The Securities and Exchange Board of India (SEBI) on Wednesday cracked down on Sahara group, freezing more than 100 bank accounts, including those of two of its companies – Sahara India Real Estate Corporation (SIREC) and Sahara Housing Investment Corporation (SHIC). This means cash lying in bank accounts can immediately be confiscated and all properties of the group can be auctioned in time to raise money.
Sebi’s action follows directions from the Supreme Court, which had said last week that the market regulator was free to freeze accounts and attach properties if Sahara group firms were not depositing the money with it for refund to investors.
Sandeep Parekh of FinSec Law Advisors believes with this move the group faces ‘its dead-end.’ Another lawyer familiar with the history of this case called the move to freeze accounts ‘revolutionary’ in favour of strict action being taken against the group.
A bench headed by justices KS Radhakrishnan and JS Khehar last week had questioned SEBI for being slow on the case. “What steps are you taking? You are not taking any action. The judgement tells you what to do, but you are not doing it.” The bench had commented, “we wonder whether Sahara is committing contempt or you are committing contempt. You have done nothing, except issue notices after notices (to Sahara). Who is committing contempt?”
The Supreme Court directive to SEBI strengthened the matter over the last few days giving it the power to take this drastic action. Counsel for Sahara, Kishore Lahiri was heard questioning the move in a television interview. He raised the issue of how and why personal accounts of key executives of the group must be frozen even though the case pertained to companies. To this, Sandeep Parekh says the nature of the business activity was such that businesses and personal connections were nebulous.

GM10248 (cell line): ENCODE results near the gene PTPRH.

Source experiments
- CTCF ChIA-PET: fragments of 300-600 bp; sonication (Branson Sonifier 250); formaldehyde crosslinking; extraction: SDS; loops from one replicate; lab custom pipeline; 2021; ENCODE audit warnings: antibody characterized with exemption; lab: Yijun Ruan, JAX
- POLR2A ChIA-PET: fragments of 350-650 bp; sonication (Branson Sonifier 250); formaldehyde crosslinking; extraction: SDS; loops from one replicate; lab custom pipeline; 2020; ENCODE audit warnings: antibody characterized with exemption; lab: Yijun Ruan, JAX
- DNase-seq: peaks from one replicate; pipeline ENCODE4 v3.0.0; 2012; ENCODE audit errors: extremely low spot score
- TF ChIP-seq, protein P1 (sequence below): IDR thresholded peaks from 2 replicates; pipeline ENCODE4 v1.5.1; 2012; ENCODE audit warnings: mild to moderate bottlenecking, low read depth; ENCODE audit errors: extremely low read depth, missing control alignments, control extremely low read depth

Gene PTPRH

In an order last year in August, the SC had directed the two Sahara group companies to refund around Rs 24,000 crore with 15 percent interest to investors who own Sahara’s optionally fully convertible debentures (OFCD). SEBI during its investigations also wanted to know who these investors really were.
“These OFCDs were probably no real people and there were no depositors,” insists a lawyer familiar with this case. “If that’s really the case, and that it was all fictitious or a facade for economic activity going on then Sahara is in for serious trouble.”
In December 2012, Sahara Group was allowed to pay the money in three installments, including an immediate payment of Rs 5,120 crore, followed by an installment of Rs 10,000 crore in the first week of January and rest by the first week of February 2012.
Wednesday’s SEBI order suggests that neither of the two installments was paid and therefore the regulator took action as per the Supreme Court orders.
The properties being attached by SEBI include the land owned by Sahara group firm Aamby Valley, prime land in Delhi, Gurgaon, Mumbai and other parts of the country. Besides, SEBI has also ordered attachment of equity shares held in Aamby Valley, mutual funds, bank and demat accounts and investments in all the branches of all banks. SEBI has asked all the banks to transfer the amounts lying in those accounts to a ‘SEBI-Sahara Refund Account.’
“I don’t see any kind of further relief available to Sahara. It’s a dead end for them. Sahara has already filed for reviews and they are done. All Sahara can do is pray,” asserts Parekh.
This SEBI move is surely going to roll a few heads in the power circles. According another lawyer familiar with the case, this could unravel a “very deep alleged nexus between the Sahara Group and politicians.”
Sahara’s formal release after the SEBI order is still awaited.
Jan & Feb 2013: Sahara was to pay pending dues (Rs 10,000 cr)to investors in two instalments
Dec 2012: Sahara moved the apex court seeking more time to refund the money
Nov 2012: SEBI filed petition against two Sahara firms requesting the court to start contempt proceedings against them for not complying with the order